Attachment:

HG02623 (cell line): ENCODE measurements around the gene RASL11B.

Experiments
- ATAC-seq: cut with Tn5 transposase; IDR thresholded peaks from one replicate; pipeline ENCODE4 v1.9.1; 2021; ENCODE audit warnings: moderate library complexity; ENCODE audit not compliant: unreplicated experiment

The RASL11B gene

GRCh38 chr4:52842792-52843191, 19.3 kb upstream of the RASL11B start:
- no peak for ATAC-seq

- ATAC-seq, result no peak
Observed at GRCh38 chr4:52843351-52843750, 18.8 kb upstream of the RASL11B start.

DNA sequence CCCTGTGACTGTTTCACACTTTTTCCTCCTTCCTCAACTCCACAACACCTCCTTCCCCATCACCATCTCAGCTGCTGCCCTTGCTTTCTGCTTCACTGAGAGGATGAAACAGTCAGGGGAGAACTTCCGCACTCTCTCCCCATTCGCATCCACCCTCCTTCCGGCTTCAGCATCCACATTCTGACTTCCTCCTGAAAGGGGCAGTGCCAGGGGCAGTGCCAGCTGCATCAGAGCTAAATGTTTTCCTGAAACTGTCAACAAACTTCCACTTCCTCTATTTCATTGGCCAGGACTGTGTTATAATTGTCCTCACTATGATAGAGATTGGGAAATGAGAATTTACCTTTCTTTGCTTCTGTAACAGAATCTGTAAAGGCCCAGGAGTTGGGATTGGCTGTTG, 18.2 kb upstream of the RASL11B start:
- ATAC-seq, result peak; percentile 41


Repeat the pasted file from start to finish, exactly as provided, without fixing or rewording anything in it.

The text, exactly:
HG02623 (cell line): ENCODE measurements around the gene RASL11B.

Experiments
- ATAC-seq: cut with Tn5 transposase; IDR thresholded peaks from one replicate; pipeline ENCODE4 v1.9.1; 2021; ENCODE audit warnings: moderate library complexity; ENCODE audit not compliant: unreplicated experiment

The RASL11B gene

GRCh38 chr4:52842792-52843191, 19.3 kb upstream of the RASL11B start:
- no peak for ATAC-seq

- ATAC-seq, result no peak
Observed at GRCh38 chr4:52843351-52843750, 18.8 kb upstream of the RASL11B start.

DNA sequence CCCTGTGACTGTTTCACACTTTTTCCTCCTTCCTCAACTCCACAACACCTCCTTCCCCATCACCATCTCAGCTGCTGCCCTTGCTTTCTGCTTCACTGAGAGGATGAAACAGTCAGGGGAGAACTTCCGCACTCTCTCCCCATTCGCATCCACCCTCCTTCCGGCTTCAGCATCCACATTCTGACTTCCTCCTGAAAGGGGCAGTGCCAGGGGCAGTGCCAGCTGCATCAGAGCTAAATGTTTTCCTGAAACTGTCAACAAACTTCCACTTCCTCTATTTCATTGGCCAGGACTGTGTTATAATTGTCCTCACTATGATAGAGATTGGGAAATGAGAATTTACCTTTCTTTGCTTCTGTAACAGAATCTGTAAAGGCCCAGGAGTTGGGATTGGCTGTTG, 18.2 kb upstream of the RASL11B start:
- ATAC-seq, result peak; percentile 41